Recently, artificial intelligence (AI) systems have been shown to be capable of accurately detecting PrCa from digital whole slide images (WSIs) of core needle biopsies stained with hematoxylin and eosin (H&E) [13, 14]. This technology could provide prospective, universal, objective, and systematic second review of all prostate core biopsy material. We hypothesized that an AI system would be most useful to general pathologists in the detection of small, well-differentiated foci of PrCa. To investigate this hypothesis, we conducted a study to assess how Paige Prostate Alpha, an AI-based PrCa detection system, influenced pathologists during the diagnosis of PrCa.
Materials & methods
Three AP-board certified pathologists participated in this study. All three completed at least one fellowship, none in genitourinary pathology (two cytopathology, one surgical pathology, one gynecologic pathology). All three had practiced general pathology for 1–5 years in community hospitals, and all three rated their comfort level using a web-based software to evaluate a scanned digital slide as a 9 or greater on a scale of 1–10, with 10 representing highest level of comfort. None of the pathologists were using digital pathology in routine clinical practice. Pathologists were compensated for their participation in the study.
The study consisted of two distinct phases separated by ~4 weeks, where the second phase included assistance from Paige Prostate Alpha. In each phase, pathologists were given 8 h to assess 304 anonymized WSIs of H&E-stained prostate needle core biopsies via our web-based viewer, Paige Insight Alpha. All slides were scanned using Leica AT2 scanners at a 20× magnification (0.50 µm/pixel). All WSIs met routine quality standards at the diagnosing institution, but no additional curation to remove slides because of artifacts was performed.
One day prior to each phase, pathologists were presented with a 30-min overview of a web-based viewer, Paige Insight Alpha, and instructions for the study, which concluded with a live demonstration. In both study phases, pathologists used a monitor and a web browser of their choice. In both study phases, they classified each WSI as cancerous or benign and rated their confidence in correct classification on a scale of 1 (least confident) to 100 (most confident). For all images they classified as cancerous, pathologists marked the cancerous focus using a rectangle. For images they classified as benign, pathologists had the option to mark a suspicious focus using a rectangle. The rectangle could be of any size and could be placed anywhere on the WSI. During Phase I, WSIs were presented in a random order to the pathologists.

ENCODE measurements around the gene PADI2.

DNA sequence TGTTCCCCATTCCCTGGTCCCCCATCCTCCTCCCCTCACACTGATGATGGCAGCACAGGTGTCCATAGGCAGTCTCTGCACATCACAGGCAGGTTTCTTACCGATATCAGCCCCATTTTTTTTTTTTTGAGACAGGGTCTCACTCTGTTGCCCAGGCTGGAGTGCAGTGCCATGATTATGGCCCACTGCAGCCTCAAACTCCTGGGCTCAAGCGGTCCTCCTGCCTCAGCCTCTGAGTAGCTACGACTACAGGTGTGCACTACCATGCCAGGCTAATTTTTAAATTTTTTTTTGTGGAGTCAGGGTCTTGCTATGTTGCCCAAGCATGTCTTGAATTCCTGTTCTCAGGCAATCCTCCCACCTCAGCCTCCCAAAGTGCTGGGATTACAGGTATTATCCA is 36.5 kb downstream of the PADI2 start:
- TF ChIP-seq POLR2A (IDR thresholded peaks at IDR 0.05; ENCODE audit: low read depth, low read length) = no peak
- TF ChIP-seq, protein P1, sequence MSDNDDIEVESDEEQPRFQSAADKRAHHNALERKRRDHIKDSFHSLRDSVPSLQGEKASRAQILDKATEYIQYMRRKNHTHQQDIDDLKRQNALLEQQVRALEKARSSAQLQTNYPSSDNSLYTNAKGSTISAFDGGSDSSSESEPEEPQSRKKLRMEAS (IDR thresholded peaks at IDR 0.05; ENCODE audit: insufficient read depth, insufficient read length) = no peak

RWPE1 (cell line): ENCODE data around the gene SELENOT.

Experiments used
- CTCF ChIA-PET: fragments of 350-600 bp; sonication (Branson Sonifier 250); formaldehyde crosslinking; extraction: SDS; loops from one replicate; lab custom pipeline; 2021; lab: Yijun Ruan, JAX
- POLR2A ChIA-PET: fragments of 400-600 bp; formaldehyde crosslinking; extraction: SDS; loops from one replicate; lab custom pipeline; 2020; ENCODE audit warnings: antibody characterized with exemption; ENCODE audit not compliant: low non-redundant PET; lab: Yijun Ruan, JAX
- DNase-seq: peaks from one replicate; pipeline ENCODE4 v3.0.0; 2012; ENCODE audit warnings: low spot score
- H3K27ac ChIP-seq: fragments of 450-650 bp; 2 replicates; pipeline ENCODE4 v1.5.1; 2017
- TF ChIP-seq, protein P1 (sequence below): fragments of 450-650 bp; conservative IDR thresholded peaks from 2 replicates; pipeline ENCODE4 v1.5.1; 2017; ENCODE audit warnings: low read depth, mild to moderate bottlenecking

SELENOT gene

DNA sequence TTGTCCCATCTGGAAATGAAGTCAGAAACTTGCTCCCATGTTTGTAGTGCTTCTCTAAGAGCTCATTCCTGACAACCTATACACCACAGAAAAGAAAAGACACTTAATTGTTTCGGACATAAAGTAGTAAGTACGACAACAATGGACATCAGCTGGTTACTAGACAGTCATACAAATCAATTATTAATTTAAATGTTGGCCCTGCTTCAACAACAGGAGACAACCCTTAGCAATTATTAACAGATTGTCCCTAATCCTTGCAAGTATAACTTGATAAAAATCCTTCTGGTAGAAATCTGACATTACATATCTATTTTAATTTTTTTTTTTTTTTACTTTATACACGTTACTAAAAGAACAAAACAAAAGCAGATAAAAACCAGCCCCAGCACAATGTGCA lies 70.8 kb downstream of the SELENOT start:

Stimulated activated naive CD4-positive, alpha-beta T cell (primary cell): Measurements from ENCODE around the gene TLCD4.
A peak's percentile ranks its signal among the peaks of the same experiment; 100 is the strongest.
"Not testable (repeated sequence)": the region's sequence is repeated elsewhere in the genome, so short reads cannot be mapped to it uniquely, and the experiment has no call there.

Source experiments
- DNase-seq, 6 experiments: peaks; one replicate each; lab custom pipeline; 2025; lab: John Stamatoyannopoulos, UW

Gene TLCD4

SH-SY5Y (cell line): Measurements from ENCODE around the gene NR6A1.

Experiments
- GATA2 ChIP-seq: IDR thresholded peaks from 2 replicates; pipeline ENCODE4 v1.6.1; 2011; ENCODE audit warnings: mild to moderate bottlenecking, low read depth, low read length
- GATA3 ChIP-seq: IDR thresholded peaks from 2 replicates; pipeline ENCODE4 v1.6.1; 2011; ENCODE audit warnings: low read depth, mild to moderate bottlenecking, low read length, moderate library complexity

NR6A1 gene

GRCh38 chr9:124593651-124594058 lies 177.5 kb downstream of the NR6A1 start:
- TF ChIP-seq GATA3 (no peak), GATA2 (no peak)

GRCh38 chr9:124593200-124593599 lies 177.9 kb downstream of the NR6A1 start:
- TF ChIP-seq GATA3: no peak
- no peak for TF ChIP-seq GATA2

Phase II was identical to Phase I, except each WSI was pre-screened by Paige Prostate Alpha. Paige Prostate Alpha was used to perform cancer detection on each WSI and, for WSIs where cancer was detected, the system marked the area where cancer was detected with the highest probability (see Fig. 1). The pathologist had the option to toggle off the cancer indicator after it was displayed to better visualize the focus. At the end of each study phase, pathologists took a survey which included various questions about their experience with Paige Prostate Alpha.
Paige Prostate Alpha is based on the weakly-supervised deep learning algorithm in Campanella et al. , which we briefly describe here. First, each WSI is broken up into a collection of 224 px × 224 px tiles, with all tiles identified as background removed from analysis. During prediction, a ResNet-34 convolutional neural network outputs the probability of cancer for all nonbackground tiles. Subsequently, a 512-dimensional feature vector (embedding) is extracted from the convolutional neural network for the top tiles with the largest probabilities, and then these are passed into a recurrent neural network that aggregates information across tiles to make the final prediction. Paige Prostate Alpha was trained on 36,644 WSIs (7,514 had cancerous foci).
The ground truth diagnosis, which definitively classified all slides as cancerous or noncancerous, was based on all studies (i.e., IHC, recuts, expert consultation) performed at the time the case was first reviewed at the diagnosing institution. Slides harboring high-grade prostatic intraepithelial neoplasia alone (n = 12) were assigned to the noncancerous category.
In our analysis, we excluded any slides that were used during development of Paige Prostate Alpha and any slides in which a definitive diagnosis could not be established from the single WSI. This analyzed dataset consisted of 232 anonymized H&E-stained prostate needle core biopsy WSIs. Most WSIs showed benign prostatic tissue (139, 60%), while the remaining cancerous minority (93, 40%) showed prostatic adenocarcinoma, acinar type. Three WSIs showed treated prostatic adenocarcinoma. All Gleason Grade groups were represented (Table 1A). Slightly over one-third (37%) of cancers measured 1 mm or less (Table 1B). Six (6) WSI were from treated patients. Twenty (20) WSIs harbored high-grade prostatic intraepithelial neoplasia; of these, 12 showed high-grade prostatic intraepithelial neoplasia alone and 8 showed high-grade prostatic intraepithelial neoplasia with adenocarcinoma. Two WSIs showed intraductal carcinoma in additional to conventional prostatic acinar adenocarcinoma; WSIs with intraductal carcinoma alone were excluded. In 3% of cases (n = 7, all cancerous cases with tumors measuring ≤1.5 mm), a PIN4 IHC was performed at the diagnosing institution which supported the diagnosis. There were no cases diagnosed as atrophy or chronic prostatitis.